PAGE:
From the Editor

A New Year’s transition and looking forward



With the New Year comes a new CEO and president of Cleveland Clinic: Dr. Toby Cosgrove stepped down at the end of 2017, and Dr. Tom Mihaljevic has stepped up.

Dr. Cosgrove took the leadership reins of the Clinic in 2004, the same year Dr. Mihaljevic joined the Department of Cardiothoracic Surgery. Under Dr. Cosgrove’s leadership the Clinic has grown in size, scope of practice, and international impact. His support of education has contributed enormously to the maturation of the Cleveland Clinic Lerner College of Medicine, the continued successes of our sizeable postgraduate education training program, and many other activities including our CME Center and the Cleveland Clinic Journal of Medicine . His willingness to recognize and continue to subsidize the Journal as an educational vehicle, with no direct marketing intent, has permitted the Journal to thrive in the international medical education space as a leading purveyor of sound, practical, evidence-based medical information. I speak for our editorial staff, authors, and readers when I say, “Thank you, Toby, for your support, trust, and belief in our educational mission.”

Dr. Mihaljevic is also a notable cardiothoracic surgeon, widely recognized for his skills and expertise in innovative minimally invasive and robotic-assisted cardiac valve surgery. He has returned to our Cleveland campus after several years as CEO of Cleveland Clinic Abu Dhabi. We welcome him back in his new role.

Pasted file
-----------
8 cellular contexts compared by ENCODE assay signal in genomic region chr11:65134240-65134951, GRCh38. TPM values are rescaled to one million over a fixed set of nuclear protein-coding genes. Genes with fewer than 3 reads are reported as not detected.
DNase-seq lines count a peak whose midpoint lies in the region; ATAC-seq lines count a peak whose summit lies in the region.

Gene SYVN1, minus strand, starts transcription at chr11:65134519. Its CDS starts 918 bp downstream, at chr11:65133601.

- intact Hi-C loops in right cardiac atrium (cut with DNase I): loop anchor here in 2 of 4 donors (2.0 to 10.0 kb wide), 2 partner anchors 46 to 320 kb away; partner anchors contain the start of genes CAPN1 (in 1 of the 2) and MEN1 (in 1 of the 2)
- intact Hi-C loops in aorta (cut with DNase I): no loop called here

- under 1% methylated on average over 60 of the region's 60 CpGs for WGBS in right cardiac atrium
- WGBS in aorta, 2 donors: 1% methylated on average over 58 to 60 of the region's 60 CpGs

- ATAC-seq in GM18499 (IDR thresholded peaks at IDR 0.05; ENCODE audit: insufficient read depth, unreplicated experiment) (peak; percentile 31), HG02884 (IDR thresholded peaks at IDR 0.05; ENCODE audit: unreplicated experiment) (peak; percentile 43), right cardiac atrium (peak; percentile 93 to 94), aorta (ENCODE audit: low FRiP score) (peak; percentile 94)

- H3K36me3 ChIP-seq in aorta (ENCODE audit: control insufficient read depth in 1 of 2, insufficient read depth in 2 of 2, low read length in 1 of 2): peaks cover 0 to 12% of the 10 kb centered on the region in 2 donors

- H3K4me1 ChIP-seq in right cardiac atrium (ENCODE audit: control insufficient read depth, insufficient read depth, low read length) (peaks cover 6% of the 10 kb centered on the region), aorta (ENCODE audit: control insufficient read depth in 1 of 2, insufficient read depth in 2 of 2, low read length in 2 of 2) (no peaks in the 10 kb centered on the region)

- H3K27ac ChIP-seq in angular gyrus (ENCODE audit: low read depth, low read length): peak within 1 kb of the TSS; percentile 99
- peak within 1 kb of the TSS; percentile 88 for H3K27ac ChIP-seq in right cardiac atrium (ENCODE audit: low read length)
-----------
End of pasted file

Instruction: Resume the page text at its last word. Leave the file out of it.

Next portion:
As Cleveland Clinic leadership undergoes an expected smooth transition, healthcare in the United States seems perpetually stuck trying to balance the response to a plethora of scientific and clinical advances, the rapid technologic changes in healthcare delivery systems, the cost-profit distribution within and external to expanding healthcare systems, and divergent social and political pressures. Advances in molecular medicine are changing the diagnosis and therapy of cancers and inflammatory diseases. Personalized precision medicine is evolving from the abstract to the tangible. Surgical advances on a true macro scale are leading to deliverable, effective treatments of the metabolic manifestations of diabetes, while microscopic, intravascular, and minimally invasive approaches are transforming the management of patients with structural and infiltrative disease. Understanding of the microbiome may well lead to better management of cardiovascular and inflammatory diseases. There have been advances in tissue scaffolding as well as gene and cell replacement techniques that may soon transform the therapy of several diseases. These advances provide cause for intellectual and clinical enthusiasm.